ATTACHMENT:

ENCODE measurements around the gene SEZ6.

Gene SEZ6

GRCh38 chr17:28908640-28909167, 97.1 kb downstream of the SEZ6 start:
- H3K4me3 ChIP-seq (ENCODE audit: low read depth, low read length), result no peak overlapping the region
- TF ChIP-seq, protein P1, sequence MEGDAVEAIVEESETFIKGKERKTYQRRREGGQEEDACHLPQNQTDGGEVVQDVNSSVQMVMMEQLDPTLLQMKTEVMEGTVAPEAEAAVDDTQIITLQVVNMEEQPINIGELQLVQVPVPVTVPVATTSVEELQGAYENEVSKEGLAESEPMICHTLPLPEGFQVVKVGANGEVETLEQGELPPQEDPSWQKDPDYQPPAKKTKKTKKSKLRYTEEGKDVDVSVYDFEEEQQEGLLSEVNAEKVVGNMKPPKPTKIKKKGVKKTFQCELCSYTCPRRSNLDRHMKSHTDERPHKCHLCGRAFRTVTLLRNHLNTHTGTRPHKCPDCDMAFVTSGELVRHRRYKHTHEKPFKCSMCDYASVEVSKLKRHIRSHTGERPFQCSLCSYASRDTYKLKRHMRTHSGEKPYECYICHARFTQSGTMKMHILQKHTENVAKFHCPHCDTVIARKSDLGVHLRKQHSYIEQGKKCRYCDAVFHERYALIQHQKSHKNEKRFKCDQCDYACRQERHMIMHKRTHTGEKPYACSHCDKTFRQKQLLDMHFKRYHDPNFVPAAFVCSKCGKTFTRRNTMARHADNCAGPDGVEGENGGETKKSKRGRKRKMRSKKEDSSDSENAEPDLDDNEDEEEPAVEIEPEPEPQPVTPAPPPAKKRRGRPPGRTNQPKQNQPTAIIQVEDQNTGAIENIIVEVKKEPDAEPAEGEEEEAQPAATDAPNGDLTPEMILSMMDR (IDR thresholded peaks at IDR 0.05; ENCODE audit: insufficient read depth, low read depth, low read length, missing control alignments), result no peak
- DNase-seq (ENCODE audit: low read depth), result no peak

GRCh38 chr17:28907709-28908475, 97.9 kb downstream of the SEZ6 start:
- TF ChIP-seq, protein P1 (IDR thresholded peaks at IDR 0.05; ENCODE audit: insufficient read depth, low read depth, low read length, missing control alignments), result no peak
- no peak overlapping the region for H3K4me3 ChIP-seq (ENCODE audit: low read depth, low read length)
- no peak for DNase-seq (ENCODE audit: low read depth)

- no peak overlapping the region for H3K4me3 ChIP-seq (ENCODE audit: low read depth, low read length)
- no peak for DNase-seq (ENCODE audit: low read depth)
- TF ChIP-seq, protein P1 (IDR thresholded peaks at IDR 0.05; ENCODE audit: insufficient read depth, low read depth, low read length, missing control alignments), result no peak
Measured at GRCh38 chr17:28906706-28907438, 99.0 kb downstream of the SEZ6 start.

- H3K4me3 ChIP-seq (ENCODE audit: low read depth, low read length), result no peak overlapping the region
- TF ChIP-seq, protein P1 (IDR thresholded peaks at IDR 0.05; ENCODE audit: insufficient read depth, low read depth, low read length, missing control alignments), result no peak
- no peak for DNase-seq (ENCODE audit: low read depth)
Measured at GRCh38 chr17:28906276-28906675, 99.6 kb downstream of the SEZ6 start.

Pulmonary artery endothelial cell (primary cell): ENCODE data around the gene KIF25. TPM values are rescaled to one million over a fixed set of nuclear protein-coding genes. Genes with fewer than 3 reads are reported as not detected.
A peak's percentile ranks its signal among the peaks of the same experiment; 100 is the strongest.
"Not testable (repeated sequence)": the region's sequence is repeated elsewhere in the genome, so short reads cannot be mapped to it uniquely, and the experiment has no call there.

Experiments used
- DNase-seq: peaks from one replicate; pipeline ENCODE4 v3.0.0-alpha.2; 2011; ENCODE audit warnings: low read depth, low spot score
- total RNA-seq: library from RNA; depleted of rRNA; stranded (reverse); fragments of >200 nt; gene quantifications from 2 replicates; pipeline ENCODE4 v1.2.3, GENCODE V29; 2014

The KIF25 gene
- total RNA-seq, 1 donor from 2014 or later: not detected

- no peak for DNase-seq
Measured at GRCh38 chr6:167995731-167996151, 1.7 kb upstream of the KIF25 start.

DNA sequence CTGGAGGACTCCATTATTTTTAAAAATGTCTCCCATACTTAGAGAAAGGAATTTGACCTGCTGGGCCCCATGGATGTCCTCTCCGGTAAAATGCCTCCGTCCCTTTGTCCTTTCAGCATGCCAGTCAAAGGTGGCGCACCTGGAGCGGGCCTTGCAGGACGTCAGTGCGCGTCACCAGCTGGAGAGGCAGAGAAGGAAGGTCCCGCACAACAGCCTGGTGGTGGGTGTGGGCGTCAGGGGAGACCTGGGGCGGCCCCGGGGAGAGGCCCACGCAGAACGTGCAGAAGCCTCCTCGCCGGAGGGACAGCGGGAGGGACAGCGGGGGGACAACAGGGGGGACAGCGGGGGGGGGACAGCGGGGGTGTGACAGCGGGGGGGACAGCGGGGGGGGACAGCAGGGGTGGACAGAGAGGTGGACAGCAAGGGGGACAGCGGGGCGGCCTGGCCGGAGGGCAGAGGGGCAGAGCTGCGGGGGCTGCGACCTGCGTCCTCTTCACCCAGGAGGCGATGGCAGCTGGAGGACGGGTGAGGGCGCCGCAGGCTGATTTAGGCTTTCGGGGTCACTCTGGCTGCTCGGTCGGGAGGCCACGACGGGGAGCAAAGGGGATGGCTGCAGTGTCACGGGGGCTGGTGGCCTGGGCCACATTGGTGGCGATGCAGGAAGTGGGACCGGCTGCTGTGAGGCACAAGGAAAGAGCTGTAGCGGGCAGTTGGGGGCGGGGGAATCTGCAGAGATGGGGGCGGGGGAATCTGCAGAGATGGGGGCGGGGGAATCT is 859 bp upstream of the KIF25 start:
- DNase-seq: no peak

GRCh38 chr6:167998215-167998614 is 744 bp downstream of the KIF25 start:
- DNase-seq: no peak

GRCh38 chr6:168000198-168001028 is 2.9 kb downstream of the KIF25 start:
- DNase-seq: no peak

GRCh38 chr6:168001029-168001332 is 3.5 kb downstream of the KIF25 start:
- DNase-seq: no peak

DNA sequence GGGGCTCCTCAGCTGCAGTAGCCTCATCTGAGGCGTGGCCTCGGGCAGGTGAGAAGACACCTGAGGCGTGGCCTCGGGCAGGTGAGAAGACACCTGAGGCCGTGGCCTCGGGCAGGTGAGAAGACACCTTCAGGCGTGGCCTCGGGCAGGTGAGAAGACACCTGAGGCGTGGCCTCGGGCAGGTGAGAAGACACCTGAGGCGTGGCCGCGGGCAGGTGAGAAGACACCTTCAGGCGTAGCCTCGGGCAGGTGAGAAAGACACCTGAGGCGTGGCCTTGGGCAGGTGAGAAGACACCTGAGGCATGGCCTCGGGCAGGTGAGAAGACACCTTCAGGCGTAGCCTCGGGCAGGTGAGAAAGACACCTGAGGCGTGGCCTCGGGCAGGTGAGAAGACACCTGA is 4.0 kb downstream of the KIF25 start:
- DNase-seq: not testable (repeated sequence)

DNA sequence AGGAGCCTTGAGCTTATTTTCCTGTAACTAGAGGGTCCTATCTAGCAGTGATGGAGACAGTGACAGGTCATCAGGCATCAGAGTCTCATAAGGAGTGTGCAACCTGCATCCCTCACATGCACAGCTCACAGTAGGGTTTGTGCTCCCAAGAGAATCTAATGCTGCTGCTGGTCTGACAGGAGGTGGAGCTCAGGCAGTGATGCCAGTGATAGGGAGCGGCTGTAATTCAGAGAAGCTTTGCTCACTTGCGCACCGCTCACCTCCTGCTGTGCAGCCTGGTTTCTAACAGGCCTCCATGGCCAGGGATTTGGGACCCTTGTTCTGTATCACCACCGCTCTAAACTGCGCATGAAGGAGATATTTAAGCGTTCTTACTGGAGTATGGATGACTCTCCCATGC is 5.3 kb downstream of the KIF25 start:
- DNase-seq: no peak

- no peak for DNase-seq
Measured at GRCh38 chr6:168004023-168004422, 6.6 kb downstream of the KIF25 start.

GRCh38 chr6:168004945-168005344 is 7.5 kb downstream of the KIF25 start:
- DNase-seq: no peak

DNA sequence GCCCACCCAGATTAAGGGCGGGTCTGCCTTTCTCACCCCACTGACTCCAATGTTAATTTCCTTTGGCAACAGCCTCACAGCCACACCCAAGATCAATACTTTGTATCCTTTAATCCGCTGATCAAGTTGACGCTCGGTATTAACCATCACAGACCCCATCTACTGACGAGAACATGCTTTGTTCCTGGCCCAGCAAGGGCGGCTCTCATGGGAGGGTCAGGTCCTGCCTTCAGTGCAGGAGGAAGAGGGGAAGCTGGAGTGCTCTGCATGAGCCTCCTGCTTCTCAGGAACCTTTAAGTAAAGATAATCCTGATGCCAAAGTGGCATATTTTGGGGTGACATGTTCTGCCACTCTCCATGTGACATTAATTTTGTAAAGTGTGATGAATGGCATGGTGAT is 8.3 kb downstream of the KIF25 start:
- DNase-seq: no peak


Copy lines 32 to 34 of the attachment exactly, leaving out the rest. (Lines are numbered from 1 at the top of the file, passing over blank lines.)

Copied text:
- DNase-seq: no peak

GRCh38 chr6:168000198-168001028 is 2.9 kb downstream of the KIF25 start:
- DNase-seq: no peak